Medical labour force 2009

The supply of employed medical practitioners increased between 2005 and 2009, from 323 to 350 full-time equivalent practitioners per 100,000 population, based on a 40-hour week. The increase reflected a 20.7% rise in practitioner numbers. The gender balance continued to shift, with women making up 36% of practitioners in 2009 compared to 33% in 2005. The average hours worked by medical practitioners declined from 43.7 to 42.2 hours.

Nursing and midwifery labour force 2009

The supply of nurses increased by 6.2% between 2005 and 2009, from 1,040 full time equivalent (FTE) nurses per 100,000 population to 1,105 FTE nurses based on a 38-hour week. This was mainly a result of both a 13.3% increase in the number of employed nurses, and a 0.9% increase in the average hours they worked over this period. Nursing continued to be a female dominated profession, with females comprising 90.4% of employed nurses in 2009 (down slightly from 92.1% in 2005).

Eye health labour force in Australia

The delivery of eye health care in Australia is undertaken by an eye health labour force that consists of ophthalmologists, ophthalmic nurses, optometrists, orthoptists, optical dispensers and optical mechanics. The number of full-time equivalent ophthalmologists, optometrists and orthoptists increased by 15%, 11% and 20% respectively between 2001 and 2006. Ophthalmologists are on average older than other eye health workers. In 2006 the average age of ophthalmologists was 52 years. The average age of the other eye health occupations ranged from 36 years (orthoptists) to 46 years (ophthalmic nurses).

Medical labour force 2006

This report presents demographic and labour force statistics on the medical profession in Australia and trends in the number of employed doctors. It is based on the main findings of the 2006 national survey of registered medical practitioners. Information presented includes a national and state/territory overview of the number of medical practitioners (including age and sex, field of medicine, working hours and where they work), their geographic region and overall supply.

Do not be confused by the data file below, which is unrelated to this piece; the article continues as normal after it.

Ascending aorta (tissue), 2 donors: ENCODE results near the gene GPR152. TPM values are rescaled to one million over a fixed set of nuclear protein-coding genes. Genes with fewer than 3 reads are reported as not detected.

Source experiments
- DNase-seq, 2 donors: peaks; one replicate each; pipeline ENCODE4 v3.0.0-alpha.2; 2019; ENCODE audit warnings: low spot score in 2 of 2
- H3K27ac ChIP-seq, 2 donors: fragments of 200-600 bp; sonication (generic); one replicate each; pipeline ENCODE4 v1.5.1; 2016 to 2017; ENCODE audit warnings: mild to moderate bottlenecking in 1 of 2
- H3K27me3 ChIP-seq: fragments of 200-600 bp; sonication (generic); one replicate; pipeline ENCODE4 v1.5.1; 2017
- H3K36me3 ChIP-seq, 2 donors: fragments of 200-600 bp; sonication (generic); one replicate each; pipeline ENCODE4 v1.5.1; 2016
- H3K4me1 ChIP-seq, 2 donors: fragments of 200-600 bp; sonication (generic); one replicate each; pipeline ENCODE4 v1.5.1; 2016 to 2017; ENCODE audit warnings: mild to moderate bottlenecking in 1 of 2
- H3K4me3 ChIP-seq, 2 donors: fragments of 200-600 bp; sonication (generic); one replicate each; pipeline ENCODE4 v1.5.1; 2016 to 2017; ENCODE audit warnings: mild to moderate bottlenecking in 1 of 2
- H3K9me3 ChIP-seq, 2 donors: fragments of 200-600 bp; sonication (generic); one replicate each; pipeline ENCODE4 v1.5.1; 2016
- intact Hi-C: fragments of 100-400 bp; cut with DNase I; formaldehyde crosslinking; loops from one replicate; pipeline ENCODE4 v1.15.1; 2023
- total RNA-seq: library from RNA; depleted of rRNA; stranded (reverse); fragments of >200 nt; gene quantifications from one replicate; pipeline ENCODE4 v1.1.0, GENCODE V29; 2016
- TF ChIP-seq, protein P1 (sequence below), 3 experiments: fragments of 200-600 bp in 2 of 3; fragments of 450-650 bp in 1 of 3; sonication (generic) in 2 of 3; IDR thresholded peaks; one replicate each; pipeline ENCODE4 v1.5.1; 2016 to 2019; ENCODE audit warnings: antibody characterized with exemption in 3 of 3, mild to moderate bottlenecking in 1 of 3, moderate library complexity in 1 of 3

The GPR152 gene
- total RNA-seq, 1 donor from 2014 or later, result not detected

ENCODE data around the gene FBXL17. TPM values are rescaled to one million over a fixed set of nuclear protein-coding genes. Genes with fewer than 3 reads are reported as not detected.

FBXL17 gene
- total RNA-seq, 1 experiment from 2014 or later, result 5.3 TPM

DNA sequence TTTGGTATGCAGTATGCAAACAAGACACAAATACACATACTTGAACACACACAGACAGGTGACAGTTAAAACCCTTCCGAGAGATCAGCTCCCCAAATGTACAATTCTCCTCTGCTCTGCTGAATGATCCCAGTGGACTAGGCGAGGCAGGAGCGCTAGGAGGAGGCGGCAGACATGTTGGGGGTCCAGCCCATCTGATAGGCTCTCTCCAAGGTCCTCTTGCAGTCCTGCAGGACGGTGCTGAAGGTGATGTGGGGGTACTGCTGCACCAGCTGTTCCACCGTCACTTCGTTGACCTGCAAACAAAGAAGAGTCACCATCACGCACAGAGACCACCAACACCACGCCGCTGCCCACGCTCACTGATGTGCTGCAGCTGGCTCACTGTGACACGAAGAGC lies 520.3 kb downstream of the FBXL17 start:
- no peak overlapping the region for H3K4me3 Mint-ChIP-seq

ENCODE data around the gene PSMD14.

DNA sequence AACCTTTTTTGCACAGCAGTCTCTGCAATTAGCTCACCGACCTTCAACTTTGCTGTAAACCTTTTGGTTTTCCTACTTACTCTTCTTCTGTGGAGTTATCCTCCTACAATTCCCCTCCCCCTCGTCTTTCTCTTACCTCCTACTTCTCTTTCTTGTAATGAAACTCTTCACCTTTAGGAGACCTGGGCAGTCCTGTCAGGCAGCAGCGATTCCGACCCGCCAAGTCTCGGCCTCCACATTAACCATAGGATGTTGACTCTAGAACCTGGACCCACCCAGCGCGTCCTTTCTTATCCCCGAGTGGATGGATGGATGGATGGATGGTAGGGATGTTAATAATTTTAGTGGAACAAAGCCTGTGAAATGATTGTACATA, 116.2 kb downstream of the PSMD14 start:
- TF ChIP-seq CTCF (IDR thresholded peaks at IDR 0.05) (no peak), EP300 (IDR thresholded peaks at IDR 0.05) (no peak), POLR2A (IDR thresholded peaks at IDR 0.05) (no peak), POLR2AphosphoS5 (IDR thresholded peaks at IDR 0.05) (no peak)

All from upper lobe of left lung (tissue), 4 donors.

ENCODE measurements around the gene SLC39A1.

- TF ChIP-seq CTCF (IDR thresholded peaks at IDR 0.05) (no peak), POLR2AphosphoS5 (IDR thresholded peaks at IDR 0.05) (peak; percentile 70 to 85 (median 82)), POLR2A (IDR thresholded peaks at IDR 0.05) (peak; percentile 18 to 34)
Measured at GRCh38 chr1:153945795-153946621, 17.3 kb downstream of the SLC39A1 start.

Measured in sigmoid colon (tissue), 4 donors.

Labour force participation and employment in public rental housing in Australia

This bulletin presents analysis of the labour force participation and employment levels among public rental housing tenants in Australia. Using the AIHW National Housing Assistance Data Repository and results from the National Social Housing Survey of public rental housing tenants, we analyse the differences between those households who are currently engaged in work versus those who are not. Secondly, we discuss the different influences that tenants purport for not working full time and identify how these vary depending on a tenant's particular circumstances. We also examine why tenants may not be participating in the labour force: either partially or not at all. Overall, the bulletin provides valuable information for policy makers and researchers alike, highlighting the complex issues surrounding the economic participation of public rental housing tenants.

Dental labour force in Australia, 2005

This report provides information on the dentist labour force in Australia based on the 2005 national dental labour force collection. Where appropriate, comparisons have been made with data drawn from the most recent collection (2003).

Dental hygienist labour force in Australia, 2005

This report provides information on the dental hygienist labour force in Australia based on  the  2005  national dental labour force survey. Where appropriate, comparisons have been made with data from the most recent previous collection (2003).

Medical labour force 2005

This report presents demographic and labour force statistics on the medical profession in Australia and trends in the number of employed doctors. It is based on the main findings of the 2005 national survey of registered medical practitioners. Information presented includes a national and state/territory overview of the number of medical practitioners, their geographic region and overall supply.

Medical labour force 2004

This report presents demographic and labour force statistics on the medical profession in Australia and trends in the number of employed doctors. It is based on the main findings of the 2004 national survey of registered medical practitioners. Information presented includes a national and state/territory overview of the number of medical practitioners, their geographical region and overall supply.